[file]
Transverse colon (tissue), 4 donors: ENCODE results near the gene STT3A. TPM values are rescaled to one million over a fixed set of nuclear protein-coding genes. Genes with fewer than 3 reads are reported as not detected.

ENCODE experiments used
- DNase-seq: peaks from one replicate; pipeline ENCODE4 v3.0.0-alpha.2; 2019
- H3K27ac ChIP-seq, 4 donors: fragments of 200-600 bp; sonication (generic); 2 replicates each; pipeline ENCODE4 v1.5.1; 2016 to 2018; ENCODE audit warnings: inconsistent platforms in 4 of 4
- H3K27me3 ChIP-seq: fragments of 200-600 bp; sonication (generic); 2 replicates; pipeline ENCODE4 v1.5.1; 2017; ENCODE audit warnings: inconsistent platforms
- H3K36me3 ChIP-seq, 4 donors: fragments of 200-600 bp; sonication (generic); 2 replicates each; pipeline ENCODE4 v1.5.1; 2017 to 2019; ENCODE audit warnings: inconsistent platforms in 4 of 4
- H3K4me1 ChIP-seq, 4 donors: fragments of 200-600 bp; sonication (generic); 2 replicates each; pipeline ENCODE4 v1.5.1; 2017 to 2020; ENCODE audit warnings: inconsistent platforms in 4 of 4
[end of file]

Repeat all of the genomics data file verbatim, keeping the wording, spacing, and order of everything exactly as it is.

Transverse colon (tissue), 4 donors: ENCODE results near the gene STT3A. TPM values are rescaled to one million over a fixed set of nuclear protein-coding genes. Genes with fewer than 3 reads are reported as not detected.

ENCODE experiments used
- DNase-seq: peaks from one replicate; pipeline ENCODE4 v3.0.0-alpha.2; 2019
- H3K27ac ChIP-seq, 4 donors: fragments of 200-600 bp; sonication (generic); 2 replicates each; pipeline ENCODE4 v1.5.1; 2016 to 2018; ENCODE audit warnings: inconsistent platforms in 4 of 4
- H3K27me3 ChIP-seq: fragments of 200-600 bp; sonication (generic); 2 replicates; pipeline ENCODE4 v1.5.1; 2017; ENCODE audit warnings: inconsistent platforms
- H3K36me3 ChIP-seq, 4 donors: fragments of 200-600 bp; sonication (generic); 2 replicates each; pipeline ENCODE4 v1.5.1; 2017 to 2019; ENCODE audit warnings: inconsistent platforms in 4 of 4
- H3K4me1 ChIP-seq, 4 donors: fragments of 200-600 bp; sonication (generic); 2 replicates each; pipeline ENCODE4 v1.5.1; 2017 to 2020; ENCODE audit warnings: inconsistent platforms in 4 of 4